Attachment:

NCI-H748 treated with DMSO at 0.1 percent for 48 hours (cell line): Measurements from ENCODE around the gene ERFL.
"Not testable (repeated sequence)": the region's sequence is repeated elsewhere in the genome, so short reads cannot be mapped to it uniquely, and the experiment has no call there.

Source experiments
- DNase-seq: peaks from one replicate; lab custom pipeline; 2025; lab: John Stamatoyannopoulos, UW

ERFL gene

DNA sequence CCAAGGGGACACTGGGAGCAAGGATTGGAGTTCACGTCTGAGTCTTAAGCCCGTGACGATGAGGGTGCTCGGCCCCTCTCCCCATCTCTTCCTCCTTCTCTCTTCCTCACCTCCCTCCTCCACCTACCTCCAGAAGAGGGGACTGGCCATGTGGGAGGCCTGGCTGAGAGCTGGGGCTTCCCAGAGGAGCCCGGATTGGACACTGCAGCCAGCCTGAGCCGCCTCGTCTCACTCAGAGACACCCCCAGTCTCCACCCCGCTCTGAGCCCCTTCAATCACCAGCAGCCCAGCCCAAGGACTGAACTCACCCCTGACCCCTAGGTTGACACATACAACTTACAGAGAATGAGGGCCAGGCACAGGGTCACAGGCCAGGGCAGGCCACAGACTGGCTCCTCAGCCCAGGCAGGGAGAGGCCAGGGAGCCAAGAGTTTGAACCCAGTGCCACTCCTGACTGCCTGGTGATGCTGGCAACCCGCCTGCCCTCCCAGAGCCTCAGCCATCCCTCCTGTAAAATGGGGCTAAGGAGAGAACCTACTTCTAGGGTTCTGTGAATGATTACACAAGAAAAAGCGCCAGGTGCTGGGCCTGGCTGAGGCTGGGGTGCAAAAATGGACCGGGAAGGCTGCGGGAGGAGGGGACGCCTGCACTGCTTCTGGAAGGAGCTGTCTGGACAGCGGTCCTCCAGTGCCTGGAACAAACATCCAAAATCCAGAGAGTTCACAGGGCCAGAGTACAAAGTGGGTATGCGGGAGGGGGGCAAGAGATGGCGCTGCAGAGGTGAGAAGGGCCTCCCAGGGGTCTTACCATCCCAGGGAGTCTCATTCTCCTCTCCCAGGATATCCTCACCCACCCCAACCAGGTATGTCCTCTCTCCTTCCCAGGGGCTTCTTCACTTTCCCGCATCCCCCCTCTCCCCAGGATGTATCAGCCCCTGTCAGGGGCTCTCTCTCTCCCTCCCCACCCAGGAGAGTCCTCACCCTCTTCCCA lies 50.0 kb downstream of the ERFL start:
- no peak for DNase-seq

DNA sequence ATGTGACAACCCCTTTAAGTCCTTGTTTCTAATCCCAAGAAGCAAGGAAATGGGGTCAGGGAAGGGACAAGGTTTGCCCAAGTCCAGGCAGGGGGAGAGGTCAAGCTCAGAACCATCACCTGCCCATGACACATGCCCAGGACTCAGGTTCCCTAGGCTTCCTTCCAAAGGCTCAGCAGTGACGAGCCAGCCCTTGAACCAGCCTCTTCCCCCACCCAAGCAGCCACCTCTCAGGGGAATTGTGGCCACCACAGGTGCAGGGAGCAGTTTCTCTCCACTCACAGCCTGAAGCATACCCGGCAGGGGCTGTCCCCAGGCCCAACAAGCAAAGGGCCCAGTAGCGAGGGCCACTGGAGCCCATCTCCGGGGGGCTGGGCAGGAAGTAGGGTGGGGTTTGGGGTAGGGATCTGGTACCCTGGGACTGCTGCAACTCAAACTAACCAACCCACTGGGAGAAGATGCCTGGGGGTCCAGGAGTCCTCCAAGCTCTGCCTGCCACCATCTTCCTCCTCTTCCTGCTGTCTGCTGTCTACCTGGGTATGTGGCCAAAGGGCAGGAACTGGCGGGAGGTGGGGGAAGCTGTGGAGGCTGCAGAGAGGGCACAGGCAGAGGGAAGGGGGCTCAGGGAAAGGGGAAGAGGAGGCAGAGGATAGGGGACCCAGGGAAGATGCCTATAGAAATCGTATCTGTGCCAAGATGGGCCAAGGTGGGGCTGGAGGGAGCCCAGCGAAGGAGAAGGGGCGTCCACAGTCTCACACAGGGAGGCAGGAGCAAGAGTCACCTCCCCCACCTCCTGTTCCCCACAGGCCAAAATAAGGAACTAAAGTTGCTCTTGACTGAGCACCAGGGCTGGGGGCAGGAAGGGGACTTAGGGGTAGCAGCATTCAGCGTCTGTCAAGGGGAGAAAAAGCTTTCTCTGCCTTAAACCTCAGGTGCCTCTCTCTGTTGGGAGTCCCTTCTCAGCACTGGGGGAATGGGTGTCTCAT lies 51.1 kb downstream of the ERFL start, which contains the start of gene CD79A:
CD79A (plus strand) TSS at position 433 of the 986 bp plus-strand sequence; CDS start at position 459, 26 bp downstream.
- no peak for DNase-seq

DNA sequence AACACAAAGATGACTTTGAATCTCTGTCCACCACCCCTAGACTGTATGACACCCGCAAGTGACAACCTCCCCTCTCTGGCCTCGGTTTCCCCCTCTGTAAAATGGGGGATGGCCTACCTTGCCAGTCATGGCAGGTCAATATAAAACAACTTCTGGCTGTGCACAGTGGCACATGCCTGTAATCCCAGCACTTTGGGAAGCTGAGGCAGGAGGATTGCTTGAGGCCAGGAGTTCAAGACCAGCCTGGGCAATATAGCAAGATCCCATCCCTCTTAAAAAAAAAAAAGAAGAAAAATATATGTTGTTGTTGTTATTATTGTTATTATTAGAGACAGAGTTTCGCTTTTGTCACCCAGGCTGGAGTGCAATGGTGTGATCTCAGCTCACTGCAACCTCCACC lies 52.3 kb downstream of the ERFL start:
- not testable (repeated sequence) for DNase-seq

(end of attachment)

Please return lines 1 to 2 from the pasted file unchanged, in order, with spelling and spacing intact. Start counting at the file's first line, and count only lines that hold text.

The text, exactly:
NCI-H748 treated with DMSO at 0.1 percent for 48 hours (cell line): Measurements from ENCODE around the gene ERFL.
"Not testable (repeated sequence)": the region's sequence is repeated elsewhere in the genome, so short reads cannot be mapped to it uniquely, and the experiment has no call there.